during your surgery, you may wish to donate your own blood. This has to be done several weeks before your
Many hospitals or surgery centers have a nurse who will
meet with you or call you at home a few days before your surgery. This nurse
makes sure all your forms and tests are complete before your scheduled surgery.
The nurse also:
Makes sure the date and time of your surgery
Talks about when you should stop eating and drinking
Answers any questions you may have.
Preparing for surgery
Before your surgery, your surgeon
or nurse will remind you to do the following:
X-rays or other tests that you may have.
Follow the instructions exactly
about when to stop eating and drinking. If
your doctor has told you to take medicines on the day of surgery,
do so using only a sip of water.
Leave all valuables, such as money and
jewelry, at home.
Bring what you will need after surgery, such as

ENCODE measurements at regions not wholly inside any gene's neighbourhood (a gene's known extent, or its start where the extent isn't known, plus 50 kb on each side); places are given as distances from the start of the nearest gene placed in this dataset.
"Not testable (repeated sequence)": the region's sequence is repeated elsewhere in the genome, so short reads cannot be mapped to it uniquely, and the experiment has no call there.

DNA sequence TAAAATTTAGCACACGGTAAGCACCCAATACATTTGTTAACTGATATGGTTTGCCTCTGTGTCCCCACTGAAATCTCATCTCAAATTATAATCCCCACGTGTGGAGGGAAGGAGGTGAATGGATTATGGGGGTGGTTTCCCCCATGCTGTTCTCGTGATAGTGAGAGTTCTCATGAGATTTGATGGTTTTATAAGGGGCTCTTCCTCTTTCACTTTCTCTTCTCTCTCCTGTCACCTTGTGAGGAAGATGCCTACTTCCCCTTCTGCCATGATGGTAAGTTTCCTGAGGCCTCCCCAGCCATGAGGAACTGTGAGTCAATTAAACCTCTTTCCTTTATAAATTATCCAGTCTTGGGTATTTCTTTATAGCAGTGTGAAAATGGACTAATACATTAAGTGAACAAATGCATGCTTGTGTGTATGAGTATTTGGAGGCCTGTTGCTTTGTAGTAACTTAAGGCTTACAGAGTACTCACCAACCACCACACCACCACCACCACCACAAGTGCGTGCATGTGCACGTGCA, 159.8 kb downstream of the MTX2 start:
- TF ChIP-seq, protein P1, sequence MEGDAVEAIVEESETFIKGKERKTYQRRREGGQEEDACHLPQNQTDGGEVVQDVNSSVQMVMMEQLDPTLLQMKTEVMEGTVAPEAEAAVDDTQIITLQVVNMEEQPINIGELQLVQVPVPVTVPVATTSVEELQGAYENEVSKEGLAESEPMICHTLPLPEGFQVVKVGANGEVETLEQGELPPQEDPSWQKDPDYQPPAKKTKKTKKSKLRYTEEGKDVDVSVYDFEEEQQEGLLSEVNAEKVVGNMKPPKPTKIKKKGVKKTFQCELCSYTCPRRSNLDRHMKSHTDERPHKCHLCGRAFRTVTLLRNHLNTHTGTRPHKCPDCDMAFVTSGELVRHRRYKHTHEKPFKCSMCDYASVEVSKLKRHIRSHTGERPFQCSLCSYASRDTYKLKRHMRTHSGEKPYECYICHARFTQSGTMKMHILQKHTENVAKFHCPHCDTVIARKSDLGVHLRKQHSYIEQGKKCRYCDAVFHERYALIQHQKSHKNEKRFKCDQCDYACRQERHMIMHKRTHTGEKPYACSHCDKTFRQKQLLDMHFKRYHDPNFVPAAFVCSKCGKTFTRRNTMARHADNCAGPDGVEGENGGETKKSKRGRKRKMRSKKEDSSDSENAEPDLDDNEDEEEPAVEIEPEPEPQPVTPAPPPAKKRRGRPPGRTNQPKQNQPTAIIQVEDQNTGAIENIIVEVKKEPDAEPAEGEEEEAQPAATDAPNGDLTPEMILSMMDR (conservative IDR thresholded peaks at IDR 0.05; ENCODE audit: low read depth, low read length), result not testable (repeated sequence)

your inhaler if you have
asthma or a cane if you use one. Also bring your
If you are having same-day surgery, arrange for someone to take
you home. And make sure you have someone stay with you for the first 24
Shower the morning of surgery, but don't use any perfumes,
colognes, or body lotion.
Remove all nail polish and body jewelry, such as
Just before surgery
When you arrive for
your surgery, your nurse will:
Check your name, your birth date, and your
signed consent for surgery. Your nurse will also check the correct body area
for your surgery. If you have any last-minute questions, ask to discuss them
with your surgeon.
Check your vital signs (temperature, heart
rate, blood pressure, respiratory rate, and oxygen level).
Measure or ask about your height and weight.
Make sure you have not had anything to eat or drink
for the length of time your surgeon told you.